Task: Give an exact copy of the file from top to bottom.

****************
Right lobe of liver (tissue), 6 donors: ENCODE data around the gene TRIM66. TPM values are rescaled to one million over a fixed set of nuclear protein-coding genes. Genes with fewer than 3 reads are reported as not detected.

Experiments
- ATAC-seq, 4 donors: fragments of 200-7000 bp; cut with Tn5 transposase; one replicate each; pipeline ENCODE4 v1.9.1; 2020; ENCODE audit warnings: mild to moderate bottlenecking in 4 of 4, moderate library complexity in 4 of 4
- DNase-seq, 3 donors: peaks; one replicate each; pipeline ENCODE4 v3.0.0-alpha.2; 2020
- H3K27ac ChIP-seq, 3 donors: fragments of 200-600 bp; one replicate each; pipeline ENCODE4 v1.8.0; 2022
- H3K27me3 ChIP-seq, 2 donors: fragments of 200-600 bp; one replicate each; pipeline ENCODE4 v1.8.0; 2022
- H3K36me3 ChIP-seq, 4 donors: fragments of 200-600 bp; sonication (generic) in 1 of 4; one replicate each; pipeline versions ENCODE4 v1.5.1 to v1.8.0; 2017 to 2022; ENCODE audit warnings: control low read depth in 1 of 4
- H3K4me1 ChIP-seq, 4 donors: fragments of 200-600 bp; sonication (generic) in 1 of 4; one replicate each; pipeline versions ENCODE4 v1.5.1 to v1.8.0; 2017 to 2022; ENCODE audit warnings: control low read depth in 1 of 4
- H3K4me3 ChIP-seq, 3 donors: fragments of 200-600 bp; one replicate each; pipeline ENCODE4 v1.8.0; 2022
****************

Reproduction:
Right lobe of liver (tissue), 6 donors: ENCODE data around the gene TRIM66. TPM values are rescaled to one million over a fixed set of nuclear protein-coding genes. Genes with fewer than 3 reads are reported as not detected.

Experiments
- ATAC-seq, 4 donors: fragments of 200-7000 bp; cut with Tn5 transposase; one replicate each; pipeline ENCODE4 v1.9.1; 2020; ENCODE audit warnings: mild to moderate bottlenecking in 4 of 4, moderate library complexity in 4 of 4
- DNase-seq, 3 donors: peaks; one replicate each; pipeline ENCODE4 v3.0.0-alpha.2; 2020
- H3K27ac ChIP-seq, 3 donors: fragments of 200-600 bp; one replicate each; pipeline ENCODE4 v1.8.0; 2022
- H3K27me3 ChIP-seq, 2 donors: fragments of 200-600 bp; one replicate each; pipeline ENCODE4 v1.8.0; 2022
- H3K36me3 ChIP-seq, 4 donors: fragments of 200-600 bp; sonication (generic) in 1 of 4; one replicate each; pipeline versions ENCODE4 v1.5.1 to v1.8.0; 2017 to 2022; ENCODE audit warnings: control low read depth in 1 of 4
- H3K4me1 ChIP-seq, 4 donors: fragments of 200-600 bp; sonication (generic) in 1 of 4; one replicate each; pipeline versions ENCODE4 v1.5.1 to v1.8.0; 2017 to 2022; ENCODE audit warnings: control low read depth in 1 of 4
- H3K4me3 ChIP-seq, 3 donors: fragments of 200-600 bp; one replicate each; pipeline ENCODE4 v1.8.0; 2022